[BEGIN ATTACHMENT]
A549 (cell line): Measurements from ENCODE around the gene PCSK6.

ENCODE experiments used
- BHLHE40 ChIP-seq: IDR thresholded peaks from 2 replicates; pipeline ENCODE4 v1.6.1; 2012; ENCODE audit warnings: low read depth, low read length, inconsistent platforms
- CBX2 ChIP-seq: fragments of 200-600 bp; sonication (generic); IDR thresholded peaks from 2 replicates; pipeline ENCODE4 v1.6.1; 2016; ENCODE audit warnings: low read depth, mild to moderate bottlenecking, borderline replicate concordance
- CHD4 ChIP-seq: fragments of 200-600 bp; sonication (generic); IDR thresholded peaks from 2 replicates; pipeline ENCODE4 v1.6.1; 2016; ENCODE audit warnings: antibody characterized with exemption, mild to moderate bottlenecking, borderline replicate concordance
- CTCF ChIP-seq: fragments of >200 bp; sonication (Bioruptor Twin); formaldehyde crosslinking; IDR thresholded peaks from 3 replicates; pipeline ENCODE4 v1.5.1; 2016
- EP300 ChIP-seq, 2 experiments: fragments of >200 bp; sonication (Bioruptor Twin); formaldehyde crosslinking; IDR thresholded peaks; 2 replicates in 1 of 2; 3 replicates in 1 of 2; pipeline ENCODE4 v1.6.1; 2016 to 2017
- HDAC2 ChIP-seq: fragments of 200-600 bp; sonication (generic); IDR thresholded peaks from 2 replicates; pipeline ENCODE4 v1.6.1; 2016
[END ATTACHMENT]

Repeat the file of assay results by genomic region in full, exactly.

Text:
A549 (cell line): Measurements from ENCODE around the gene PCSK6.

ENCODE experiments used
- BHLHE40 ChIP-seq: IDR thresholded peaks from 2 replicates; pipeline ENCODE4 v1.6.1; 2012; ENCODE audit warnings: low read depth, low read length, inconsistent platforms
- CBX2 ChIP-seq: fragments of 200-600 bp; sonication (generic); IDR thresholded peaks from 2 replicates; pipeline ENCODE4 v1.6.1; 2016; ENCODE audit warnings: low read depth, mild to moderate bottlenecking, borderline replicate concordance
- CHD4 ChIP-seq: fragments of 200-600 bp; sonication (generic); IDR thresholded peaks from 2 replicates; pipeline ENCODE4 v1.6.1; 2016; ENCODE audit warnings: antibody characterized with exemption, mild to moderate bottlenecking, borderline replicate concordance
- CTCF ChIP-seq: fragments of >200 bp; sonication (Bioruptor Twin); formaldehyde crosslinking; IDR thresholded peaks from 3 replicates; pipeline ENCODE4 v1.5.1; 2016
- EP300 ChIP-seq, 2 experiments: fragments of >200 bp; sonication (Bioruptor Twin); formaldehyde crosslinking; IDR thresholded peaks; 2 replicates in 1 of 2; 3 replicates in 1 of 2; pipeline ENCODE4 v1.6.1; 2016 to 2017
- HDAC2 ChIP-seq: fragments of 200-600 bp; sonication (generic); IDR thresholded peaks from 2 replicates; pipeline ENCODE4 v1.6.1; 2016